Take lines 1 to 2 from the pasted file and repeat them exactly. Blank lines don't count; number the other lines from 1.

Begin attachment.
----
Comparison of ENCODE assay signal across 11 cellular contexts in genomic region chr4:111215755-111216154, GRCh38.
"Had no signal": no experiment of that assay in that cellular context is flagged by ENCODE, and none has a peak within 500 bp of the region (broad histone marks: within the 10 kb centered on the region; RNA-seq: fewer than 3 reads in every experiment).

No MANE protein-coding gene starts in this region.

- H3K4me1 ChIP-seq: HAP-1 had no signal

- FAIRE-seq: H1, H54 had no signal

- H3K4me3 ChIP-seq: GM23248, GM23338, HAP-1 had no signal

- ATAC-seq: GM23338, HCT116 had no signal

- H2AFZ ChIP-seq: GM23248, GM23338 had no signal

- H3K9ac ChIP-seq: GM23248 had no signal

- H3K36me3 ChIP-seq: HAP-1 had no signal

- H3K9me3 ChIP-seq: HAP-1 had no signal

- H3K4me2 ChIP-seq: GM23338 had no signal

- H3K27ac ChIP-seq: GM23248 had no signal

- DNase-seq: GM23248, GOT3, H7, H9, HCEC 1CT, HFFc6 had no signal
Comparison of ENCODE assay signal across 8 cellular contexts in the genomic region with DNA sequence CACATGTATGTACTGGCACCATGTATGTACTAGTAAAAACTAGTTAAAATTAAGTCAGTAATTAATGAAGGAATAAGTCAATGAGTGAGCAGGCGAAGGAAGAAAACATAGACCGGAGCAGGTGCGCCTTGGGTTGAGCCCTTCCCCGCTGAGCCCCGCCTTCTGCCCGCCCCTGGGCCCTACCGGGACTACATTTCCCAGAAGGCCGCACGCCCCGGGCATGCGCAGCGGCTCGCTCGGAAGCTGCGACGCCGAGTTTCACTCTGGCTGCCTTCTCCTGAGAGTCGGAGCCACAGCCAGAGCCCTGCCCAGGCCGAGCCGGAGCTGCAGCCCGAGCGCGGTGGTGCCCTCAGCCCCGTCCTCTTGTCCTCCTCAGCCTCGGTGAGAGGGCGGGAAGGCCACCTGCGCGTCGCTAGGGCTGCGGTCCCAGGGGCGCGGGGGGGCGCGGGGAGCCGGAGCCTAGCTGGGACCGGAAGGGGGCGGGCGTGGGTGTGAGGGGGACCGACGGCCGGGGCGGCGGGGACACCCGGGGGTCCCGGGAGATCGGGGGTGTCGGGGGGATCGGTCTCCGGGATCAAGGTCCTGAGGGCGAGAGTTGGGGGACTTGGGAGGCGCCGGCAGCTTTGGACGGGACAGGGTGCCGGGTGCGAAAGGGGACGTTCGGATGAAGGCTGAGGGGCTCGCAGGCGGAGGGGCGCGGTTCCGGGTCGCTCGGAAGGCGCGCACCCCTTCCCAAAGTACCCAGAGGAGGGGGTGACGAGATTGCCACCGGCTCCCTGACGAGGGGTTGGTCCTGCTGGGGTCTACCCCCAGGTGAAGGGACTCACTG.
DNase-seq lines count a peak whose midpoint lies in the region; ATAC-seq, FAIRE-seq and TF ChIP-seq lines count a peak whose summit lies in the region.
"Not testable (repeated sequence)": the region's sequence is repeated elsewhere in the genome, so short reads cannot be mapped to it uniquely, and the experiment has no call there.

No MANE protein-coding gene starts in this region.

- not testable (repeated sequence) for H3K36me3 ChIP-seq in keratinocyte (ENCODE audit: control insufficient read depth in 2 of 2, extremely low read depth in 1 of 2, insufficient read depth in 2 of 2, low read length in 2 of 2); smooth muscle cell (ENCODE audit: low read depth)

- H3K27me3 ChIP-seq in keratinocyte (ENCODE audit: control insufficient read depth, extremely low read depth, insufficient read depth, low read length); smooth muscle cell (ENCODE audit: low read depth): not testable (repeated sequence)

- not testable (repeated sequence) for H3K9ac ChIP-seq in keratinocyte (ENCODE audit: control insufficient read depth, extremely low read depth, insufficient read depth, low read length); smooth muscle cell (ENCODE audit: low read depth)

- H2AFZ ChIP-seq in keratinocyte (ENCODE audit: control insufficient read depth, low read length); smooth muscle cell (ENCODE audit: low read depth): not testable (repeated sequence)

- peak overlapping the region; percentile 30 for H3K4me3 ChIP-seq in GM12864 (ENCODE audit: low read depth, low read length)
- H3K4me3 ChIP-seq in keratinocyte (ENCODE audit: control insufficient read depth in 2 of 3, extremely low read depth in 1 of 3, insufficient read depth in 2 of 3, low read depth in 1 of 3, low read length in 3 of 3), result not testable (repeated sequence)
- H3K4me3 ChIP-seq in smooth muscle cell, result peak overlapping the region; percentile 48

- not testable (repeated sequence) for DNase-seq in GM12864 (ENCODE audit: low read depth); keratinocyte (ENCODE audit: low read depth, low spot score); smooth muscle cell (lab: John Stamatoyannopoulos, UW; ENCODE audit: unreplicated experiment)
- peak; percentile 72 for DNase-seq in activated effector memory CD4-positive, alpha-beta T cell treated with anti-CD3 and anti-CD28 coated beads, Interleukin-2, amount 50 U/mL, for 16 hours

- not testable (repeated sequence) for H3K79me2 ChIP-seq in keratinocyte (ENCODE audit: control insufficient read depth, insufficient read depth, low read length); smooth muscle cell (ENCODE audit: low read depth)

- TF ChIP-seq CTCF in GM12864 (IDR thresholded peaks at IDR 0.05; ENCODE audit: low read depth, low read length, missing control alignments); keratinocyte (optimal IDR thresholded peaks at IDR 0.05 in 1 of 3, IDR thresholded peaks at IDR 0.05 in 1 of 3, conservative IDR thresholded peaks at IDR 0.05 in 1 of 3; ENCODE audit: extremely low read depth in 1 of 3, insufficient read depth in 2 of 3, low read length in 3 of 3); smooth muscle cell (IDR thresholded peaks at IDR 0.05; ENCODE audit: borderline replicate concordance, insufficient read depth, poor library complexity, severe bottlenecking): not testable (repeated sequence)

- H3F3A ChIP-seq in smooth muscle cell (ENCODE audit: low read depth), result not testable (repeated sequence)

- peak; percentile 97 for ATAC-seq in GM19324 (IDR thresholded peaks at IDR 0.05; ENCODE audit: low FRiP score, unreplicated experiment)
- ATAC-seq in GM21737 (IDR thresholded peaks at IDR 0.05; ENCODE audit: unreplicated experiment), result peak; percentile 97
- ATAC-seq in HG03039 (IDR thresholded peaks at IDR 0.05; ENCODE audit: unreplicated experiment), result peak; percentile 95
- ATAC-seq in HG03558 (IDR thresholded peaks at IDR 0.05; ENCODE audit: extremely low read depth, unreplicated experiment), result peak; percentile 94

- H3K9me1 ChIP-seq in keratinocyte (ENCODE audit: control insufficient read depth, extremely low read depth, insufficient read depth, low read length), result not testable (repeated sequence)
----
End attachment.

Comparison of ENCODE assay signal across 11 cellular contexts in genomic region chr4:111215755-111216154, GRCh38.
"Had no signal": no experiment of that assay in that cellular context is flagged by ENCODE, and none has a peak within 500 bp of the region (broad histone marks: within the 10 kb centered on the region; RNA-seq: fewer than 3 reads in every experiment).